Having just put Nnedi Okorafor’s adult novel Who Fears Death on my 2010 best SF/fantasy/horror list, I was delighted when she sent me an advance copy of her forthcoming YA title, Akata Witch (Viking, April 2011). Set in approximately present-day Nigeria, the story follows four teenagers as they learn to control their magical powers and face down an evil sorcerer who’s trying to summon up a long-banished spirit of destruction.
Sunny Nwazue spent the first several years of her life in the United States before her Igbo parents moved back to Nigeria. Now she speaks fluent Igbo, but she’s still sneered at as an akata, a dirty foreigner. To make matters worse, she’s an albino, so kids tease her about being white. (To Okorafor’s credit, there are no namby-pamby “even if she were white that would be okay” lessons to be found here.) Sunny’s viewpoint lets Okorafor describe sights that will be unfamiliar to American readers without ever exoticizing them:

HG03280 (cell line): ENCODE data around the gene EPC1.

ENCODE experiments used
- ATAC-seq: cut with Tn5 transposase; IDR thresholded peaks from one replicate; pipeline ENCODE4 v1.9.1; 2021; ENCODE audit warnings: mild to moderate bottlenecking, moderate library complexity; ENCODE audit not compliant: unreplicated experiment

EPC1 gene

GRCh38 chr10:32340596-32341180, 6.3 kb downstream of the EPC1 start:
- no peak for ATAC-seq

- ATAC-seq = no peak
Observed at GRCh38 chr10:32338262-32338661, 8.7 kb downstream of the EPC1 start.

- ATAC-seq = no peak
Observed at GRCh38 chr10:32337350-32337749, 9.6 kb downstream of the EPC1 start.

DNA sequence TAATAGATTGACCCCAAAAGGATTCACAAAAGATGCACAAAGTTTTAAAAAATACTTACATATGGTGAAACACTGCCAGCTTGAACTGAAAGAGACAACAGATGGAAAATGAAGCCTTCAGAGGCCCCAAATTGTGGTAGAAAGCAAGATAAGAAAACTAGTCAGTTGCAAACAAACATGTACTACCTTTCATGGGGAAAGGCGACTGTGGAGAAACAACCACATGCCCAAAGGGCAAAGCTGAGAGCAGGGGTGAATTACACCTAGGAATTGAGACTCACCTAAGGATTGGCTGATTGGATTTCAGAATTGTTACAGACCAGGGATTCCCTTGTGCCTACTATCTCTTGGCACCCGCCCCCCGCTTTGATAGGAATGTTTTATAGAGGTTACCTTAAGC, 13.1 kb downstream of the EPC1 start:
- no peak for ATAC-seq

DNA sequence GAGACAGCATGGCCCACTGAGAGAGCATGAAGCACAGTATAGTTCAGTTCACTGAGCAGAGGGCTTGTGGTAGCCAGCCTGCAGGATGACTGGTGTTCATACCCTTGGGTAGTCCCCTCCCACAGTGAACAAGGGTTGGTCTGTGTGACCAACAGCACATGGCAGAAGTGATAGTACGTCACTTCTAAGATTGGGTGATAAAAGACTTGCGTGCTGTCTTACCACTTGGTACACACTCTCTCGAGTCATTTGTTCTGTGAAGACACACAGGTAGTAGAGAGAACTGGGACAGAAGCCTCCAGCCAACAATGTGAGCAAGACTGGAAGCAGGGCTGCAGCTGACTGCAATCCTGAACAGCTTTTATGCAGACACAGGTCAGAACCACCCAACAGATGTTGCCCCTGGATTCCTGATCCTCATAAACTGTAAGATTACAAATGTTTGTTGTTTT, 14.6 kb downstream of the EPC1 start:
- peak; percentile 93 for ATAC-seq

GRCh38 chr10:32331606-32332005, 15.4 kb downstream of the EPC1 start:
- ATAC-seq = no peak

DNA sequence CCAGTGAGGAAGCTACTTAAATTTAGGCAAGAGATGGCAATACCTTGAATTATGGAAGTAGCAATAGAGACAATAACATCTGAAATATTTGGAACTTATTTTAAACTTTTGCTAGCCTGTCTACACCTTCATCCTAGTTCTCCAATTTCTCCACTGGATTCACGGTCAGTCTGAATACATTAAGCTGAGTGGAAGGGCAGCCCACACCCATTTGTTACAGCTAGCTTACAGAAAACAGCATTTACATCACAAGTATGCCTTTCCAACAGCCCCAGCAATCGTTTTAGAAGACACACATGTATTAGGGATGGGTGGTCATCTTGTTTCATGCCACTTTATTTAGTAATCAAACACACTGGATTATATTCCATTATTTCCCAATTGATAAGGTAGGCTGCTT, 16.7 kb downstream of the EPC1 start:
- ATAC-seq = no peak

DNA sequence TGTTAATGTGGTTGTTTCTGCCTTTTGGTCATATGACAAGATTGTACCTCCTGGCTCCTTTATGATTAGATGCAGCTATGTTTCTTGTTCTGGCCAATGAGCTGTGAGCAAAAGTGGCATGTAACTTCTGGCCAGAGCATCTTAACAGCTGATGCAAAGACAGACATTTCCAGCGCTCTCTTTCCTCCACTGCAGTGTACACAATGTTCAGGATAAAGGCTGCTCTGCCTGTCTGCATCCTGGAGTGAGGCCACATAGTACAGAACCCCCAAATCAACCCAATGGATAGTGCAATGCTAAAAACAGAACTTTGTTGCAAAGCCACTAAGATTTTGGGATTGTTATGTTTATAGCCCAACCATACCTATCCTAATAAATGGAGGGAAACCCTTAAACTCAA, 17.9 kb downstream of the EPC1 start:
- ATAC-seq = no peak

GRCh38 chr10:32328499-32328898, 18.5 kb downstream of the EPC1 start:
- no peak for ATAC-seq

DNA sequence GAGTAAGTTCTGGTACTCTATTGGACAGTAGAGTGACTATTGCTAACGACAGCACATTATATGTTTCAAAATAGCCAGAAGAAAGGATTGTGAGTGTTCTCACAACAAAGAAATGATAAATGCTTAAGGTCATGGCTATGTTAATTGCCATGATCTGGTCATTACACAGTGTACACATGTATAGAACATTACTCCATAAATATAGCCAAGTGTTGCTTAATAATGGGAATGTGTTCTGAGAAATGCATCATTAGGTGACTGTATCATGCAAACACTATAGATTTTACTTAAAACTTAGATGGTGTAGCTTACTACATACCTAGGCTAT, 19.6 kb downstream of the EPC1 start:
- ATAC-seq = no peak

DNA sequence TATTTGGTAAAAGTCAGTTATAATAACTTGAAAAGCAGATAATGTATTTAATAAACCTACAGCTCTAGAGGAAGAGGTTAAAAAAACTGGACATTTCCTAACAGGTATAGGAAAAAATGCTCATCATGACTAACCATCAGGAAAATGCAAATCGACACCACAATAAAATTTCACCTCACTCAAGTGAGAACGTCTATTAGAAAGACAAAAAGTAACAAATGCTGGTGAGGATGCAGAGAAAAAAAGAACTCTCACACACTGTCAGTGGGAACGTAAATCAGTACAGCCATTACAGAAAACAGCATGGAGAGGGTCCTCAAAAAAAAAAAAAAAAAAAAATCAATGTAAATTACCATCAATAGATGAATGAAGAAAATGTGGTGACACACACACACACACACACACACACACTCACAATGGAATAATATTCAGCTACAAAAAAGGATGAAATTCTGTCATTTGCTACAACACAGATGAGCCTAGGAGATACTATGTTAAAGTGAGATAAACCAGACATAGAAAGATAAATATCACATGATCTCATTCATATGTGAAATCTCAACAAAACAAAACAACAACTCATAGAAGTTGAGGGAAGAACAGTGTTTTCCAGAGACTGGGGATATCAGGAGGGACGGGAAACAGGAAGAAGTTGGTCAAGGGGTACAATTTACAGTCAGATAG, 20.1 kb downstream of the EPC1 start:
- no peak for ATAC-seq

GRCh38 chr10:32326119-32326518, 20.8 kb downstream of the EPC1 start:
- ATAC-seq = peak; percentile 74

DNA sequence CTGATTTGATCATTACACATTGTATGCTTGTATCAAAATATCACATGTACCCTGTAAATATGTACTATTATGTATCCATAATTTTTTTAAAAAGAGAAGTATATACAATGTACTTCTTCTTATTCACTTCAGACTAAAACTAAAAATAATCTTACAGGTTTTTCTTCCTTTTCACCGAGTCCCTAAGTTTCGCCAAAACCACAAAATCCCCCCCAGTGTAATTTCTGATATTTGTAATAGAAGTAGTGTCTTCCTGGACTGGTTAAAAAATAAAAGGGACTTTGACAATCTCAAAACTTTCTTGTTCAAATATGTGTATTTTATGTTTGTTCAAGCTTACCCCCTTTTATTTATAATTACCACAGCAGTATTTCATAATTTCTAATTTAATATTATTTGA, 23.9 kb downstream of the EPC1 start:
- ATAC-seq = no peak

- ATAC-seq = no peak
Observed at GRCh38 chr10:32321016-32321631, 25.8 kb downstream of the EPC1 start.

[The Abuja Market] was the first African market she had visited, a few months after her family had returned to Nigeria when they’d stayed with her aunt. Talk about culture shock! The American supermarkets were always neat, the prices rigid, everything so sterile. The Abuja Market in particular was ripe, unpredictable, and loud. She’d been overwhelmed by what the market sold, and how the vendors sold it. Now it was just a market.
Keep an eye out for our review.